Providing and preparing articles, charts, features and studies on information disorder and the threats it poses to the general public is another obligation that falls on the media. We must make this problem a visible one for our readers and viewers. After all, being forewarned is being forearmed. Promoting media literacy should be on the agenda of every media company for improving the effective application of critical thinking.
In the Reader's Corner, we have mentioned numerous times that improving headlines to rid them of clickbait or misleading tone is a must. Not only do these aspects damage the credibility of the media organization but, as stated in the CoE's study, it also provides a medium for information disorder as many readers prefer to skim the headlines, which causes false information to spread.
And finally, do not disseminate fabricated content to your readers. This should be a "given" but considering that most of the mainstream media relies heavily on social media as a source, more accurate and thorough fact-checking is a must. The research sums it up by saying, "Clickbait headlines, the misleading use of statistics and quotes from unattributed sources are all adding to the polluted information ecosystem."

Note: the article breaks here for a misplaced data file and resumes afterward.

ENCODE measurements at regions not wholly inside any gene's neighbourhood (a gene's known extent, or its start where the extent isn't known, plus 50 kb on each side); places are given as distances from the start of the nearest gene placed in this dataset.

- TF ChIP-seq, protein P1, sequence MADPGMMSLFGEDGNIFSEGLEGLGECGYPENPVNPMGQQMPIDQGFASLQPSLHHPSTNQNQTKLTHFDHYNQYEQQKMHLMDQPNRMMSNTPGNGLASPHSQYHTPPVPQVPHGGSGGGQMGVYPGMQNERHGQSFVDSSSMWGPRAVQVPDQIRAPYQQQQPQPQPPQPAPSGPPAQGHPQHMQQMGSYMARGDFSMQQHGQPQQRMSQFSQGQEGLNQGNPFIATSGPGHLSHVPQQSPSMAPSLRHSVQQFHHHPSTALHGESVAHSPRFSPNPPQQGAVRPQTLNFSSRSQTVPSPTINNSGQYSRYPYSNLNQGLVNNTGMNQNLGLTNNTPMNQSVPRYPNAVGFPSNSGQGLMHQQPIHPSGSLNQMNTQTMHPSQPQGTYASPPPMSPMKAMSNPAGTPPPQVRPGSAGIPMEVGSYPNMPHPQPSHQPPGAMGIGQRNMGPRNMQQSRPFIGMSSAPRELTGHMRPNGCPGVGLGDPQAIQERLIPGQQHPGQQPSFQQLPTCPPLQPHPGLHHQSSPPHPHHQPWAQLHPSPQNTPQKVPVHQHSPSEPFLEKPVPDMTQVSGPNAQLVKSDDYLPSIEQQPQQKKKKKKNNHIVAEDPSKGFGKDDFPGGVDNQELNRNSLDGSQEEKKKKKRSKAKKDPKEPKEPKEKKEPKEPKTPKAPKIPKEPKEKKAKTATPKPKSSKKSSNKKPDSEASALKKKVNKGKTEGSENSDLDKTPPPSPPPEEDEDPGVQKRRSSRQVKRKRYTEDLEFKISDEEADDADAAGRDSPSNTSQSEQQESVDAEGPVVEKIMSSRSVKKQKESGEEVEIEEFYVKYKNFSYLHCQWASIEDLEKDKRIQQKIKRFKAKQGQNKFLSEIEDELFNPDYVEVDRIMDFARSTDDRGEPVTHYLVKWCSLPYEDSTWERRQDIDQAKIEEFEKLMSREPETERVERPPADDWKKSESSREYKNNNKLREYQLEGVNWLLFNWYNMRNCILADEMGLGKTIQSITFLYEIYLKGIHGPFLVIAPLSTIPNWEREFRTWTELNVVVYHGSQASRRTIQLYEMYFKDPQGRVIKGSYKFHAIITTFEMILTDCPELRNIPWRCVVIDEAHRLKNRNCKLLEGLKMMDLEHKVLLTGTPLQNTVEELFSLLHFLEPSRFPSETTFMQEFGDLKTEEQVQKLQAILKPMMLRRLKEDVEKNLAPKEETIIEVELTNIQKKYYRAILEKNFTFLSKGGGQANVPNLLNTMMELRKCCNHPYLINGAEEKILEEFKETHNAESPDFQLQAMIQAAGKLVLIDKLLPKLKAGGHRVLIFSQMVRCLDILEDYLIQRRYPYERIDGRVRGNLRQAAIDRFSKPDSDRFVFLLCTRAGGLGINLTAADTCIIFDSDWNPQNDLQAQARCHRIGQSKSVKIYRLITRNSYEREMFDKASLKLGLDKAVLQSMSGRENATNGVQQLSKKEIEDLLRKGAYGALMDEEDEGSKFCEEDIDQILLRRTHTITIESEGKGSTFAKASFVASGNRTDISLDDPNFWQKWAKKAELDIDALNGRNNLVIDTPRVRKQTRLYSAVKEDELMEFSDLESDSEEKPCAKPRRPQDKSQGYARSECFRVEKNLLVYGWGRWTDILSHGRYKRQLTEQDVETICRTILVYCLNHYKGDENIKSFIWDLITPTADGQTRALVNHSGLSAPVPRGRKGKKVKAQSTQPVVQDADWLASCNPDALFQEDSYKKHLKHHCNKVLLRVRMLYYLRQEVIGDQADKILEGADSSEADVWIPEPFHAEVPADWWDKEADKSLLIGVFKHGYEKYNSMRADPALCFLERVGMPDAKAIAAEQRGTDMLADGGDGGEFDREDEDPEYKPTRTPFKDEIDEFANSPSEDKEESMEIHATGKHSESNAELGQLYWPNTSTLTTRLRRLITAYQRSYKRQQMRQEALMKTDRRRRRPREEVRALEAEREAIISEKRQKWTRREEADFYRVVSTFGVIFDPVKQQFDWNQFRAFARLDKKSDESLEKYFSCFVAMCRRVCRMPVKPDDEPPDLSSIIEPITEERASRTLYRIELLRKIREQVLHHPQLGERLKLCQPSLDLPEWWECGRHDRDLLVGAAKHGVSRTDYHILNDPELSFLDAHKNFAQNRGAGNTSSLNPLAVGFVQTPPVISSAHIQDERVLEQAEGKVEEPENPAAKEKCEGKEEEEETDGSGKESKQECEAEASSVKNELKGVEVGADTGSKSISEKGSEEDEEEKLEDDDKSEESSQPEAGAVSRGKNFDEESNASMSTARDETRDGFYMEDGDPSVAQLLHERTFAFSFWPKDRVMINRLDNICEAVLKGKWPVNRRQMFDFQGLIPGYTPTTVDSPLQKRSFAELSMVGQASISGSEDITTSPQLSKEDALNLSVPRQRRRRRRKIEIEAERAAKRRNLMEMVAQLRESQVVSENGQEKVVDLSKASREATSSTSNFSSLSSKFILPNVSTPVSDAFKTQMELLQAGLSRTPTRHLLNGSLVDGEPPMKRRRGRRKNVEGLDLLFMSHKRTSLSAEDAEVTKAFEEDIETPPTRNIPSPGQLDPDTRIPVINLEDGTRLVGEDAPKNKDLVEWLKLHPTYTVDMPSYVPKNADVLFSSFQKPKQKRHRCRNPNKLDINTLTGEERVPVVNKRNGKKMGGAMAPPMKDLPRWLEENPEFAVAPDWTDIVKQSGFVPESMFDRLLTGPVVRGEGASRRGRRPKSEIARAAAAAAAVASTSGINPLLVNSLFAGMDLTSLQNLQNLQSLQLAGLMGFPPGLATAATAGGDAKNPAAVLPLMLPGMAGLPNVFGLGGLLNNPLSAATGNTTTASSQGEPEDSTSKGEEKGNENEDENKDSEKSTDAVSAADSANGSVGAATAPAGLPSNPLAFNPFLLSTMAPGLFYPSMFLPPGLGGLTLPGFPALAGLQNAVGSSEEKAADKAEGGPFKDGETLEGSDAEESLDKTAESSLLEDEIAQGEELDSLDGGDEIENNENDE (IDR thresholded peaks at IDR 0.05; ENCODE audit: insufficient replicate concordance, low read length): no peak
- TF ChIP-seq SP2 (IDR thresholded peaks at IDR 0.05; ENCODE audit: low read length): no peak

So, let us get rid of such pollution, as these are all steps we can take regardless of what happens on social media or reader tendencies. Shifting the blame is not a viable option here.
In this corner, we have stated that perceived reality is just as important as physical reality when it comes to human behavior. We are not alone in this regard, either. Many writers have emphasized the dangers of disinformation propelled by confusion, false facts, and sources attempting to mislead the general public. This is a threat that global societies face in the modern information age. The need for issue awareness is higher than ever, and we have a lot of ground left to cover. Hopefully, the more studies we draw from in the Reader's Corner will emerge to provide a guideline for a clean media.